Do’s and Don’ts on your first 30 days at a new job


By DPS Blogger and Marketing Coordinator: Josefina Romano

Starting a new job can be an exciting and testing time. It’s the start of a new learning experience but it is also a trial period for you and your new employer. The first 30 days of employment is your opportunity to showcase your skills and give your employer an idea of your work style and ethics. These first 30 days can be the difference between being successful or not at your new job. Here are some important things you should and shouldn’t do during your first 30 days of employment:

Things to do:

Be ready and enthusiastic to work – DO show up to work with a can-do attitude! Your first days of training can feel overwhelming with new procedures, programs, rules and communication standards, but you will learn. Every one of your new co-workers have passed through the same training you are going through, and they made it through successfully, so you will too. Keep an open mind and a positive attitude to learning new things and you will be on the path to a successful start.

Always be on time – Needless to say, the last thing you want to do at your new job is show up late. Late arrival can be perceived as unprofessional and a lack of ability to plan effectively. Traffic is a real thing everywhere, but you must plan for everything. Account for traffic, accidents and everything that your commute may throw at you. Remember, it is better to be much earlier to work than to get there late.

Communicate often – The first month at your new job is a time to set and understand your company’s communication standards. It is up to you to communicate with your superiors, talk to your team, and talk about the items that you have questions about.

Introduce yourself  – Make an effort to interact with your new team members. They are the people that you will be working with closely and that can help you as you learn your company’s new processes. Don’t be afraid to make a simple introduction if you walk past someone or catch them in the break room. Relationship building should start from your very first day.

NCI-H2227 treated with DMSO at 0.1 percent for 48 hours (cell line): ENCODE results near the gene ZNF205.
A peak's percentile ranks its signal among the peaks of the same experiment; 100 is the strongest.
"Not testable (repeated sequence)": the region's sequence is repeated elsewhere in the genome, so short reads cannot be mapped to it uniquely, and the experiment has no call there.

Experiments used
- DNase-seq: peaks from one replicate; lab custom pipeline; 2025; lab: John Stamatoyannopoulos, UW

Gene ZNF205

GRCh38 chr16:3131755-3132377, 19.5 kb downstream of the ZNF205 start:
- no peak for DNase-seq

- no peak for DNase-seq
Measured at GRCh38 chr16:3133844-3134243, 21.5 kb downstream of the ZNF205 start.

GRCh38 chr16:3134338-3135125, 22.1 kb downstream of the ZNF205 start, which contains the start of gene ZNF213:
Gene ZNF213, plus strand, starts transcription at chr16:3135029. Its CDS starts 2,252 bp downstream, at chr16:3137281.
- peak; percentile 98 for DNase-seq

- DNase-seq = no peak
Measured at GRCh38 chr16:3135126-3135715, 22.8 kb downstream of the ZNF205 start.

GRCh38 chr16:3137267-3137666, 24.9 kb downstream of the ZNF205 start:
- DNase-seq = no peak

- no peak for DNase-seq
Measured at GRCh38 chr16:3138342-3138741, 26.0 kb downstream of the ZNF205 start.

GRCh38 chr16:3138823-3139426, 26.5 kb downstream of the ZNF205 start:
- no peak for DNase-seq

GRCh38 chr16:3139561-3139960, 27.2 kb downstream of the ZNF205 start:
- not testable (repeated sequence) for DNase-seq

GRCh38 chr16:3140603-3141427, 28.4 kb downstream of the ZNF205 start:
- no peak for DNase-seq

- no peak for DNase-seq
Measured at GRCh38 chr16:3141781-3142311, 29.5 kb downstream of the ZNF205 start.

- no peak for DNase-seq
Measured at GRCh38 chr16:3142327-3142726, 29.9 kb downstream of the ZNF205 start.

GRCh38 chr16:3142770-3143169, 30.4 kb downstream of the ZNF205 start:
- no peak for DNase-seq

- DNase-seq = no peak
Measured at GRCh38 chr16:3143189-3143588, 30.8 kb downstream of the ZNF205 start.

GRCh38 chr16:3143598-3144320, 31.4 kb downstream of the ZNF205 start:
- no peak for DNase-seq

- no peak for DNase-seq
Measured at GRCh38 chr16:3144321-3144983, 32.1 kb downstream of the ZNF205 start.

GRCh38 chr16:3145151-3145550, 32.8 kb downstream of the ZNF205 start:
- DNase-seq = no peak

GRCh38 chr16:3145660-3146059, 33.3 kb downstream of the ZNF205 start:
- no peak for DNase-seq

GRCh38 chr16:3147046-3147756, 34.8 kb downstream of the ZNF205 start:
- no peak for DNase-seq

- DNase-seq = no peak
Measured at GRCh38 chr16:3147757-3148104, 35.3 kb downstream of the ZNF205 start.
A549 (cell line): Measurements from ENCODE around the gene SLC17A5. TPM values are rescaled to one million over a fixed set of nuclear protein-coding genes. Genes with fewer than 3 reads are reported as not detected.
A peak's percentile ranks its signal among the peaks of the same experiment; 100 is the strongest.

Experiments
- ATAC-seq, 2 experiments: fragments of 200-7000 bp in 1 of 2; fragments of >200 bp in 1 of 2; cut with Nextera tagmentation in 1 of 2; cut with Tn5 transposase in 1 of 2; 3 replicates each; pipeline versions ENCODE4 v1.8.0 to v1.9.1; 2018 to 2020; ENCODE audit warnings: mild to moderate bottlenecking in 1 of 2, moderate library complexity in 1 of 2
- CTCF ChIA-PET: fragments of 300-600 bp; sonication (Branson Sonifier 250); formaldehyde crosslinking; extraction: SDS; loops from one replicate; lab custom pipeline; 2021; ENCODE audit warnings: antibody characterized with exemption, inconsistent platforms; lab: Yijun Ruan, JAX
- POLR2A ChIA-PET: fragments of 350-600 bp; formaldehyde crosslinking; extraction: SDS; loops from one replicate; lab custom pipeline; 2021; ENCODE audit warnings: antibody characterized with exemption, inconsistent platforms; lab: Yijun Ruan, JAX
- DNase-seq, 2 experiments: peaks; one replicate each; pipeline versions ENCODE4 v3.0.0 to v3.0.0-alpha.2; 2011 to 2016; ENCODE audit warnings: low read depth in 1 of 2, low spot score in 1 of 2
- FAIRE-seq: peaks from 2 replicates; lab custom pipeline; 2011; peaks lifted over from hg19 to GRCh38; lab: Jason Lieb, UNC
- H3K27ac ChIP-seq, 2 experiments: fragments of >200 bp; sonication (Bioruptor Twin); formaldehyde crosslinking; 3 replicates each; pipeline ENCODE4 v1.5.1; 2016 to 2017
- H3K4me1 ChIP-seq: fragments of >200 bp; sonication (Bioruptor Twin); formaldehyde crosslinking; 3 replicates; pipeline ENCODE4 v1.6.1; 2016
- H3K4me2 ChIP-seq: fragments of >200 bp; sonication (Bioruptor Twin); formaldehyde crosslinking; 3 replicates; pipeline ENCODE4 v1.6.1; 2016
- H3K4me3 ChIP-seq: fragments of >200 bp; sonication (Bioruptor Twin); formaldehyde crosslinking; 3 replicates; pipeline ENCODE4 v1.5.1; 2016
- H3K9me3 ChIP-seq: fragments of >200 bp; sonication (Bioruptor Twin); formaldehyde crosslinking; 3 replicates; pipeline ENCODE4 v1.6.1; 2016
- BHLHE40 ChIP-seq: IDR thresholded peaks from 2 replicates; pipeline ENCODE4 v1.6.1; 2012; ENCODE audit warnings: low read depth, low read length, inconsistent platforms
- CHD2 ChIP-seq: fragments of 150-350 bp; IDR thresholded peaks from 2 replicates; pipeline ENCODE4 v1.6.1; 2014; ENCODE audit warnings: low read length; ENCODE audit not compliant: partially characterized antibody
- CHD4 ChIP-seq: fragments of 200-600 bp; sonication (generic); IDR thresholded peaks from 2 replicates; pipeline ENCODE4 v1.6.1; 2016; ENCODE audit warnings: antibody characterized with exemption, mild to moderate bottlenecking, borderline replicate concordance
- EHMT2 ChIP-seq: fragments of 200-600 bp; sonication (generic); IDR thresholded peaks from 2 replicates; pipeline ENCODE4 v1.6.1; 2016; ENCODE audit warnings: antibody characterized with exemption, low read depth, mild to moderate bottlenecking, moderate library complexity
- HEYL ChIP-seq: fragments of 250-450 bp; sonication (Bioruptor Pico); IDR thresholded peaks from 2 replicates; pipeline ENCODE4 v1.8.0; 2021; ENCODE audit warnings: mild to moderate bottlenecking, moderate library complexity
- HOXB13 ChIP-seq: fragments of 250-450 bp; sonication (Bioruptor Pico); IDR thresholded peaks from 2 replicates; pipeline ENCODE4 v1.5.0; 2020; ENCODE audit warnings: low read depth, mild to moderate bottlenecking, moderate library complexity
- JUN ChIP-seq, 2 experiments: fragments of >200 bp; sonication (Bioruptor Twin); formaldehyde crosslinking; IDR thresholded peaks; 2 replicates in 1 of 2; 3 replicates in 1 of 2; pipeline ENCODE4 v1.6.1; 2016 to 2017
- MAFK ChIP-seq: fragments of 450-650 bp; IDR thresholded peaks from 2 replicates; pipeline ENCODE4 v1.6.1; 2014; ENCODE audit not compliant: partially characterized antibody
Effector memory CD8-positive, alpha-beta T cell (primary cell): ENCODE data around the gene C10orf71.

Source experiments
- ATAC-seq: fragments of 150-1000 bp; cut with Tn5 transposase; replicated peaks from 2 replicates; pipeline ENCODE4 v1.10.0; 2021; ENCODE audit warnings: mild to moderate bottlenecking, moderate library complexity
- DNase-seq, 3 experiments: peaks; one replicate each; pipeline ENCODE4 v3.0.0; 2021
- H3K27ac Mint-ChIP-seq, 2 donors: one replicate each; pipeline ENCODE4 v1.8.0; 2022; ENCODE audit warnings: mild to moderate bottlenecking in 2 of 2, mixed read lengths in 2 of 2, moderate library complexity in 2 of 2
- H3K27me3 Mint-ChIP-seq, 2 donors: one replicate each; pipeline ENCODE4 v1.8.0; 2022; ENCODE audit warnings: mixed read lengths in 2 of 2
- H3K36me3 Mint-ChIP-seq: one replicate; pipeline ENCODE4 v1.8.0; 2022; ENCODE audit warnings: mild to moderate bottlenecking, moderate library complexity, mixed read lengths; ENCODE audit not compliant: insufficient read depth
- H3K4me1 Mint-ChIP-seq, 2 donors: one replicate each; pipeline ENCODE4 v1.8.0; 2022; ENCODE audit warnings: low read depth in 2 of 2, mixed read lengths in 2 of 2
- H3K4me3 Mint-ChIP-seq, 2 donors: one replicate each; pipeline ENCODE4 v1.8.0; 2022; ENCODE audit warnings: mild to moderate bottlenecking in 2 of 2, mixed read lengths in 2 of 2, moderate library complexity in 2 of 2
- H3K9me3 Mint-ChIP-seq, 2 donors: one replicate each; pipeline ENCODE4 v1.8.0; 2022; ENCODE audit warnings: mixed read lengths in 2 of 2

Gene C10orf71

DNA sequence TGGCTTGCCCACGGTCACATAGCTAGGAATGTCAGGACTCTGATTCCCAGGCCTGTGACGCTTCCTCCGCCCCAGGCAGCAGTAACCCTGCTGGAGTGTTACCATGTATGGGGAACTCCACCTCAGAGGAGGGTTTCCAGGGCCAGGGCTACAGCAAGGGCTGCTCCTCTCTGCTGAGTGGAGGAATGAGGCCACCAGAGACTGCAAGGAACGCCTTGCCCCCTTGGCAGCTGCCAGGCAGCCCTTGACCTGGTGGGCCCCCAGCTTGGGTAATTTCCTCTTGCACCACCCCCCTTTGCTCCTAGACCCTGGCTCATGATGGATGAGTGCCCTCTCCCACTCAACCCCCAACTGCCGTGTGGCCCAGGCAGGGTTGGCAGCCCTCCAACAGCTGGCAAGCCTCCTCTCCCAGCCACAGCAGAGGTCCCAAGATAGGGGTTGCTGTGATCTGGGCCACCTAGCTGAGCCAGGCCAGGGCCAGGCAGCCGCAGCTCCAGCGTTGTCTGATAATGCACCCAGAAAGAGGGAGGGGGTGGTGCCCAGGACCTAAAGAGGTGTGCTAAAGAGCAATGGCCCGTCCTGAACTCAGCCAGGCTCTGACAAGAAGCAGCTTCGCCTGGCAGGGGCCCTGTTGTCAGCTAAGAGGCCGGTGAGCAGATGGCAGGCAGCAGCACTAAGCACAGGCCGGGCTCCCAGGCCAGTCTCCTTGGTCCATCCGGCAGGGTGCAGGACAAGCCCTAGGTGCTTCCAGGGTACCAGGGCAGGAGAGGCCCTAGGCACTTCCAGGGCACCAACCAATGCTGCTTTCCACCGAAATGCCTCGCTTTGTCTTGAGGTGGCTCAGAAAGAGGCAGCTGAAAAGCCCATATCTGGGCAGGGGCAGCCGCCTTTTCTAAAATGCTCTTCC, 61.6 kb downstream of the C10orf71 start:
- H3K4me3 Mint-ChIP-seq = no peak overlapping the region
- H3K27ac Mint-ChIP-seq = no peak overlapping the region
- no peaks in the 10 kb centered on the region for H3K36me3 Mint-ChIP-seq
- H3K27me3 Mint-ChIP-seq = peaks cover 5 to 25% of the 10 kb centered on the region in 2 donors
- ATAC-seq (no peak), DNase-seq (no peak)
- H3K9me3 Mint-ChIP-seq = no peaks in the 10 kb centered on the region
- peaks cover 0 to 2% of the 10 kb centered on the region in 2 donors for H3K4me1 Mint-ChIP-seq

Things not to do:

Fail to Understand Expectations – It is crucial that you understand what is expected out of you both quantitatively and qualitatively. If expectations aren’t explained to you directly – don’t be afraid to ask! The only way you can achieve the goals set for you in your new role are if you know what they are. Set a time to speak to your supervisor or manager to discuss and clarify expectations if needed.

Resist company culture – Company culture is made up of written and unwritten rules on how everything operates within an organization. Be observant in your first 30 days to understand how business is done and then do your best to assimilate. If you can operate within the norms of the company culture it is a good step to having a successful start at your new job.

Be unprepared – While training is provided to you, there may be times where you will have to use your personal time to keep learning or studying processes and programs. The more knowledgeable and prepared you are for new challenges at your job the more successful you will be in the end. Keep in mind to use the resources provided for you, ask questions, and interact with your team members to help you prepare.

Forget to track and report – Although being the newest member of the team allows for some opportunity to miss a procedure or process – that can only last for so long. Don’t expect to go unnoticed and be under the radar for long. The reason you were brought in was for improved company results. Therefore, do your best to start tracking your progress from your very first day on the job. This way you have data to report of your progress and success at all times.

For more tips on how to be successful at your new job past visit: